A Licensed Professional – Or Not?

Every time I go to a hotel, there is some sort of conference – whether law, cosmetology, dental, etc.  And from what I have observed, the purpose for these conferences are not only to gain new knowledge about the field, but to keep credentials and licensing.  You can not get a hair cut unless the stylist has their certificate taped on their mirror and you surely can’t go get a root canal without seeing the dentists’ licensing hanging on the lobby wall.

So why should this be any different for PR professionals?

Edward Bernays, known as the father of Public Relations, tried to make it mandatory for all PR professionals to be licensed – and I agree.  Now I know that no ‘big-name’ company is going to hire a PR professional without making sure that is what they went to school for, but who is to say they actually learned or attended class when they were in school?  Licensing for PR would guarantee that the person who passed the test knows what they are doing.

Or is he?

Today’s modern PR is mostly about social media, paper work, phone calls, emails, and meetings with clients, so honestly, anyone with a great work ethic and social skills could figure out the job and be successful at it – but then that takes away from the people who actually go to school and learn about it.  Requiring licensing would erase all of the “unfairness” in the hiring process.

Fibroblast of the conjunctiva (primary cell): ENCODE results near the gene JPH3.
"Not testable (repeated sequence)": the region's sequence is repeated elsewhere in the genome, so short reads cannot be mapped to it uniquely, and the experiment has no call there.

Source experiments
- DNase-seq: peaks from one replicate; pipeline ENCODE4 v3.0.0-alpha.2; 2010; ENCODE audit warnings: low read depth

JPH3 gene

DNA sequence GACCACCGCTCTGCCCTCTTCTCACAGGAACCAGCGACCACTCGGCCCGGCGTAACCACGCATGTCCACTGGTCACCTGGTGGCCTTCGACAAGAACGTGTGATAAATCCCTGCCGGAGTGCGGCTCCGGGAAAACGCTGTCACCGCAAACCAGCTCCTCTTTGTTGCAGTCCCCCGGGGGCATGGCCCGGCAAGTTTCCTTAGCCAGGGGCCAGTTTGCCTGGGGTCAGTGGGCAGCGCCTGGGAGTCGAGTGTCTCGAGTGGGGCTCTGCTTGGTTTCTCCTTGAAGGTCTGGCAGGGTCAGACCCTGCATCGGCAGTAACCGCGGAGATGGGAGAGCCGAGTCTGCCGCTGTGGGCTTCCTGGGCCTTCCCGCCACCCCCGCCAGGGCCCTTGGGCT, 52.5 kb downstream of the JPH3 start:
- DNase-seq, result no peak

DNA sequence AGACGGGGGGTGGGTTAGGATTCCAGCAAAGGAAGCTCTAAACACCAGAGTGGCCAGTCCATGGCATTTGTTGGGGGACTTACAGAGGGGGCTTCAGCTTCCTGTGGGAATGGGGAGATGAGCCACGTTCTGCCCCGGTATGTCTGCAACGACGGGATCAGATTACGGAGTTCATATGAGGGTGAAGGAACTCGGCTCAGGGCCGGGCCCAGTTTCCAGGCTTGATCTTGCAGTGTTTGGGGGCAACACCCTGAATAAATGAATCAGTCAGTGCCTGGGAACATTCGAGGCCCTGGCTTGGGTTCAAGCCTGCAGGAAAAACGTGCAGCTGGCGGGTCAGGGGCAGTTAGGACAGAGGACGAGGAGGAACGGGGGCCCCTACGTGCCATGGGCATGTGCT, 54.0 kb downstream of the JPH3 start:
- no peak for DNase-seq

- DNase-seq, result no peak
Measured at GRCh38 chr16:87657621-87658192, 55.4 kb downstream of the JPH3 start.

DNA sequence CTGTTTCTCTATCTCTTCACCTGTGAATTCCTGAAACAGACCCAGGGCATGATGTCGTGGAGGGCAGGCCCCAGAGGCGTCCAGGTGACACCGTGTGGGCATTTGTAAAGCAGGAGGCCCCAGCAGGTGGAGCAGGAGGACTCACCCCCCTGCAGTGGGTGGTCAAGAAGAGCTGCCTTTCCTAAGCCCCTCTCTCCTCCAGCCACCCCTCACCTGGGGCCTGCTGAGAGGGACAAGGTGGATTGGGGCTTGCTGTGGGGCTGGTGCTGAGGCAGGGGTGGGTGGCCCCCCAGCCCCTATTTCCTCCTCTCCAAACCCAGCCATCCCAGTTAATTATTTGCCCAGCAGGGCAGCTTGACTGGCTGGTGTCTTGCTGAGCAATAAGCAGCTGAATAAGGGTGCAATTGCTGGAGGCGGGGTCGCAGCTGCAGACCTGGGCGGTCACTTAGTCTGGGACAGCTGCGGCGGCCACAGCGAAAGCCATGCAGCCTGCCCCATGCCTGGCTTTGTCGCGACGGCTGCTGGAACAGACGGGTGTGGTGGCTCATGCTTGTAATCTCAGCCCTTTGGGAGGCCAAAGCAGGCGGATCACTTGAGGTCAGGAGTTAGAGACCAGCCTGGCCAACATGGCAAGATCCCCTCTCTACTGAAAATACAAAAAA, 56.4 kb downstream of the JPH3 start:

Licensing would affect more than just PR professionals themselves – it would affect society because the PR professionals would actually know what they are doing and could do what businesses and people needed them to do, accurately.

So not only did Edward Bernays want Public Relations to be licensed, but I, along with many other PR students and professionals, want it to be licensed as well.


2 thoughts on “A Licensed Professional – Or Not?

  1. I think one of the reasons PR gets a bad rep is because (at least in Canada) there are only two organizations that give you accreditation and even that is voluntary. However, there are chartered accountants and licensed massage therapists. I think licensing would definitely be a step in the right direction and might give PR more good publicity as opposed to bad.

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